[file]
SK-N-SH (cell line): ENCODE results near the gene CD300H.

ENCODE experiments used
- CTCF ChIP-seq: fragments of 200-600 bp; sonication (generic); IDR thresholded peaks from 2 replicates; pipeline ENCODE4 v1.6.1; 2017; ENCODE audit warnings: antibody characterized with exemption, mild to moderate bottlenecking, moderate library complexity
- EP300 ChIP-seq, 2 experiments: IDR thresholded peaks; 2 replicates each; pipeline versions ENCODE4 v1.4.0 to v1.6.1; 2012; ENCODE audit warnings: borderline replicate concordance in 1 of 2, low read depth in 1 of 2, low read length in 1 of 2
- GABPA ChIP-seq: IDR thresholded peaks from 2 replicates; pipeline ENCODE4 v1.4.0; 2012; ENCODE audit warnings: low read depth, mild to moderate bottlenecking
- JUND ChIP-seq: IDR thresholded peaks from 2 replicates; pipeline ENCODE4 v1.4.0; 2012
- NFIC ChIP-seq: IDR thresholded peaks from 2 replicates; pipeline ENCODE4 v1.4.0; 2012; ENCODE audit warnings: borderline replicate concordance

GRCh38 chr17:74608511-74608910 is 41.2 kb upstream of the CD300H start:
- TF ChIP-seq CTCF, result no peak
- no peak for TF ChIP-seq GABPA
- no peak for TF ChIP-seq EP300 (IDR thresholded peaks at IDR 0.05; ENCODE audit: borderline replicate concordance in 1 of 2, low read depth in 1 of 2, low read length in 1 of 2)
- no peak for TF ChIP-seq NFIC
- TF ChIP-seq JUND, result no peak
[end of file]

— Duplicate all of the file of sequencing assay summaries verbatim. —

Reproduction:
SK-N-SH (cell line): ENCODE results near the gene CD300H.

ENCODE experiments used
- CTCF ChIP-seq: fragments of 200-600 bp; sonication (generic); IDR thresholded peaks from 2 replicates; pipeline ENCODE4 v1.6.1; 2017; ENCODE audit warnings: antibody characterized with exemption, mild to moderate bottlenecking, moderate library complexity
- EP300 ChIP-seq, 2 experiments: IDR thresholded peaks; 2 replicates each; pipeline versions ENCODE4 v1.4.0 to v1.6.1; 2012; ENCODE audit warnings: borderline replicate concordance in 1 of 2, low read depth in 1 of 2, low read length in 1 of 2
- GABPA ChIP-seq: IDR thresholded peaks from 2 replicates; pipeline ENCODE4 v1.4.0; 2012; ENCODE audit warnings: low read depth, mild to moderate bottlenecking
- JUND ChIP-seq: IDR thresholded peaks from 2 replicates; pipeline ENCODE4 v1.4.0; 2012
- NFIC ChIP-seq: IDR thresholded peaks from 2 replicates; pipeline ENCODE4 v1.4.0; 2012; ENCODE audit warnings: borderline replicate concordance

GRCh38 chr17:74608511-74608910 is 41.2 kb upstream of the CD300H start:
- TF ChIP-seq CTCF, result no peak
- no peak for TF ChIP-seq GABPA
- no peak for TF ChIP-seq EP300 (IDR thresholded peaks at IDR 0.05; ENCODE audit: borderline replicate concordance in 1 of 2, low read depth in 1 of 2, low read length in 1 of 2)
- no peak for TF ChIP-seq NFIC
- TF ChIP-seq JUND, result no peak